The late 1960s were an exciting time for scholars and fans of James Branch Cabell. In 1967, the James Branch Cabell Chair in Literature was endowed in the Department of English at the University of Virginia. The following year, in March 1968, Richmond Professional Institute (RPI) and the Medical College of Virginia (MCV) merged to form Virginia Commonwealth University, where ground was broken and construction begun on James Branch Cabell Library. James Branch Cabell’s personal library was to be donated to the new VCU Library, and Maurice Duke had completed his dissertation representing the contents and organization of Cabell’s books.
In the midst of this activity, The Cabell Society was formed on January 15, 1968 with eighty-five founding members. By September 30, 1968, it reported having 133 members in thirty states, the District of Columbia, the Virgin Islands, Canada, England, Scotland and Japan. Numerous university libraries signed up to receive the Cabell Society’s new journal, The Cabellian.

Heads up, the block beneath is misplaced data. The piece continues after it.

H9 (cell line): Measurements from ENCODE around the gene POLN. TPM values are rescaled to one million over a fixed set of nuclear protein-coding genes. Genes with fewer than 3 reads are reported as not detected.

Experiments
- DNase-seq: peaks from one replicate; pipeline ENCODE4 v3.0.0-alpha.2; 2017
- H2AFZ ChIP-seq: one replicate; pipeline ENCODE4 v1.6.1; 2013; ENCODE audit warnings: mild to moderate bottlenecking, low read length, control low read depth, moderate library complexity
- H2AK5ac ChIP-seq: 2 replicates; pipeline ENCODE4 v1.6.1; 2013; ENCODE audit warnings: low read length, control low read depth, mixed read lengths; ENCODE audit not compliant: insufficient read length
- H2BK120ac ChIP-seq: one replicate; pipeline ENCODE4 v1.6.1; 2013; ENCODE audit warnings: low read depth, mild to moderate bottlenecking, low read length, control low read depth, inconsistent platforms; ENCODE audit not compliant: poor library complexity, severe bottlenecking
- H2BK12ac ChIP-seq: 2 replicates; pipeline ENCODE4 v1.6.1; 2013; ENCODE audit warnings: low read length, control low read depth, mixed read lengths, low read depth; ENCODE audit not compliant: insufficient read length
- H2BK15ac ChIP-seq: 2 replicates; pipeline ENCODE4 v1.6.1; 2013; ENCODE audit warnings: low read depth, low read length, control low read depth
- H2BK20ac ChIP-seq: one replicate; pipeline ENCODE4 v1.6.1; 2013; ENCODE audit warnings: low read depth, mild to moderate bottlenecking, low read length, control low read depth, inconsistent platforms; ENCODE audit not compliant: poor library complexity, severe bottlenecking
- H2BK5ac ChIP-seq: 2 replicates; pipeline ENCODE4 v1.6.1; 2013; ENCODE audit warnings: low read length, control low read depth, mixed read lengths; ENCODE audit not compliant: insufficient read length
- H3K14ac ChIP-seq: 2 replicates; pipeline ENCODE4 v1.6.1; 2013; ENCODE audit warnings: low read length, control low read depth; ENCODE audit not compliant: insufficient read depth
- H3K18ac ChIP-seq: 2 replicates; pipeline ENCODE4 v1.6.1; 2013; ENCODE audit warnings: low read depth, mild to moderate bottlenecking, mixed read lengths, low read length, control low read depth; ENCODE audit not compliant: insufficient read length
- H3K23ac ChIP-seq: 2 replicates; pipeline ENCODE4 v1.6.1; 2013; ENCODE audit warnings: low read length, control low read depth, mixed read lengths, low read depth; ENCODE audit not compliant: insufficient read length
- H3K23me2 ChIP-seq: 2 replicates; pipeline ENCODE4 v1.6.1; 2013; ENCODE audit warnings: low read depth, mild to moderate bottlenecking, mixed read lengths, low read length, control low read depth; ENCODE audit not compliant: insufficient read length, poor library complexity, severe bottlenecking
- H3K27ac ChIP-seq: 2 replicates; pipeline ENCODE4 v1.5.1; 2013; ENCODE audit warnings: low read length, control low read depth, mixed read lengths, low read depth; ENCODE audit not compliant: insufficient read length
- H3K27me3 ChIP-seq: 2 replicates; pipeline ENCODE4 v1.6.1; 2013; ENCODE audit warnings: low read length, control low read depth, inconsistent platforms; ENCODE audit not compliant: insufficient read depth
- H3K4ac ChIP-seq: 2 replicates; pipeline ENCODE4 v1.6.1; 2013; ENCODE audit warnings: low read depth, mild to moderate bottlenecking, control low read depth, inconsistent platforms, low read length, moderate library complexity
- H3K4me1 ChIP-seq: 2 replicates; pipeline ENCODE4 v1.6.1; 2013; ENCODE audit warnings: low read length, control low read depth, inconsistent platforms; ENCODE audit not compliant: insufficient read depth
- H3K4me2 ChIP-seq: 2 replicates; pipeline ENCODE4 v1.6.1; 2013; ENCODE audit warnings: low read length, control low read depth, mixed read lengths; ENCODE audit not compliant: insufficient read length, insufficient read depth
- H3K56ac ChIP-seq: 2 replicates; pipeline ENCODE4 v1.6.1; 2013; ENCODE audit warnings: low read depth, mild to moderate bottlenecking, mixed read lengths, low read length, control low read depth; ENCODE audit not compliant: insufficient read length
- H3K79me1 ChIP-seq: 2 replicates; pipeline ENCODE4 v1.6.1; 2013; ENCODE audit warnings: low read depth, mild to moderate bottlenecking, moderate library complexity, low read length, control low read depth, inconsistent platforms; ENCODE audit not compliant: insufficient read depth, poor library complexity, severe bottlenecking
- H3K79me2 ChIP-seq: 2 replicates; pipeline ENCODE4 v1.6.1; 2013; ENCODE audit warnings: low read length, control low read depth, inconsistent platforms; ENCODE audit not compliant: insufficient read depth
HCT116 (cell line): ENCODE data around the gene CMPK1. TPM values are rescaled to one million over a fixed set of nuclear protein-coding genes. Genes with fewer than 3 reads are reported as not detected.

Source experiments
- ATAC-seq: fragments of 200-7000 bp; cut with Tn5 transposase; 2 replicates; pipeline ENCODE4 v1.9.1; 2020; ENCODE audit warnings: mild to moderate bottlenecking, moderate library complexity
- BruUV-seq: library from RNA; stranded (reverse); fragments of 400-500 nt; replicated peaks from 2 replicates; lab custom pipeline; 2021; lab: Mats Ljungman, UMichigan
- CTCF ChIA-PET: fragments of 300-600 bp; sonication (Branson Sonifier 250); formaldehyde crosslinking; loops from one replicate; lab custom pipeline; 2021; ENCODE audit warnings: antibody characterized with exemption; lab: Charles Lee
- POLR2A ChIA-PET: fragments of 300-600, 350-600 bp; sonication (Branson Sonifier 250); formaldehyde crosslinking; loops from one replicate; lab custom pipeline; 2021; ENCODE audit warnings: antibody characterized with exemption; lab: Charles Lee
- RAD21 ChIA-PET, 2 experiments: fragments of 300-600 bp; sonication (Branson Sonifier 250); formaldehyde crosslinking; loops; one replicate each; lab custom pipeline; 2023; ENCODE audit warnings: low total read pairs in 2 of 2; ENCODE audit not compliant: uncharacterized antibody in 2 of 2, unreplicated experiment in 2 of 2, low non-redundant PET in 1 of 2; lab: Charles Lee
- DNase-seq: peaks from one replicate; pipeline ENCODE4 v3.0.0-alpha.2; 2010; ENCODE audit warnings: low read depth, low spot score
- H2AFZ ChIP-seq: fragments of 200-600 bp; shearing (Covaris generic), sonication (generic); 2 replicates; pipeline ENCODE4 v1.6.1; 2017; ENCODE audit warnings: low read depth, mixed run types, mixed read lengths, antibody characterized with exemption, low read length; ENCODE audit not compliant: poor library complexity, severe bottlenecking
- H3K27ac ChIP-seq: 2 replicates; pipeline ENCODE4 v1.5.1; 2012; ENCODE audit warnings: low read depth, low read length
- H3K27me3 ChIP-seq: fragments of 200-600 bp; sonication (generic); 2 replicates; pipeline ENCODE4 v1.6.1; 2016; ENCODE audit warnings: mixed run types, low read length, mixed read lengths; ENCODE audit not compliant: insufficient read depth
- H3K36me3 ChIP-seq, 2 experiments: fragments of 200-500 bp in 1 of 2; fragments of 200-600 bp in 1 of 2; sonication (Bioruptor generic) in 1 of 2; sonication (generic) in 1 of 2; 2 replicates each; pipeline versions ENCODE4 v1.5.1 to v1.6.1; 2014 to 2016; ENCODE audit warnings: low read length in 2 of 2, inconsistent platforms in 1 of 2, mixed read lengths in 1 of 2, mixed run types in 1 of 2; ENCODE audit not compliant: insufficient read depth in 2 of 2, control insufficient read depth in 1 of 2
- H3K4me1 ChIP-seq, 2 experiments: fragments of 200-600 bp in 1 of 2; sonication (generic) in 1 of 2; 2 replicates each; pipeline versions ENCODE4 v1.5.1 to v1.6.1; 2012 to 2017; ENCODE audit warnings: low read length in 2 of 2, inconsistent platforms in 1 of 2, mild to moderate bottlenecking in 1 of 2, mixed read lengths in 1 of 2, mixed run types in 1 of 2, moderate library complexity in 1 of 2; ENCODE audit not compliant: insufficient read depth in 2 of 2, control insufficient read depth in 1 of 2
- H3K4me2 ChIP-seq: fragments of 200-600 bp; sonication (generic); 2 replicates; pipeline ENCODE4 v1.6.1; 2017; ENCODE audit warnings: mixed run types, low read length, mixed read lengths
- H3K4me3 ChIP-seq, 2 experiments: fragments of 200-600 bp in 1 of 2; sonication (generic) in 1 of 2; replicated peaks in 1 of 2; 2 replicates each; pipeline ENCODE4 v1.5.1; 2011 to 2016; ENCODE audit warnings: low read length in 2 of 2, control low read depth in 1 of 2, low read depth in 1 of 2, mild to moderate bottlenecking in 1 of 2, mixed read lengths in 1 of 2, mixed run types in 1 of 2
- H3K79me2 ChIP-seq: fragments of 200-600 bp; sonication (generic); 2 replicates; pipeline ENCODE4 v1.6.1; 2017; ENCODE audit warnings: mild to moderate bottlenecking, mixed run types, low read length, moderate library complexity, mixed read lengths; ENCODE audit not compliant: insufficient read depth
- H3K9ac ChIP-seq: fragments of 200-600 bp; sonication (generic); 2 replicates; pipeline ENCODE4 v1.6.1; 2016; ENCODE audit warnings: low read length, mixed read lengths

From the beginning, The Cabell Society was a literary society. Julius L. Rothman, professor of English at Nassau Community College, served as executive secretary of The Cabell Society and editor of their publication, The Cabellian. Joe Lee Davis, professor of English at the University of Michigan, served as the Cabell Society’s first president. In addition to publishing The Cabellian, in 1968 the Society organized the first ever Cabell seminar to be held at the annual convention of the Modern Language Association. In 1972, another MLA seminar on Barth, Cabell, Heller and Vonnegut was organized and led by William Godshalk, University of Cincinnati.
The Cabellian: A Journal of the Second American Renaissance (1968-1972) was published in four volumes with two issues each. The Silver Stallion website lists the contents of the eight issues. The final issue of The Cabellian (Spring 1972) included an account of Louis Cheslock’s opera in one-act based on Cabell’s play, The Jewel Merchants. Cheslock dedicated the opera to his friend and fellow Cabell advocate, H. L. Mencken.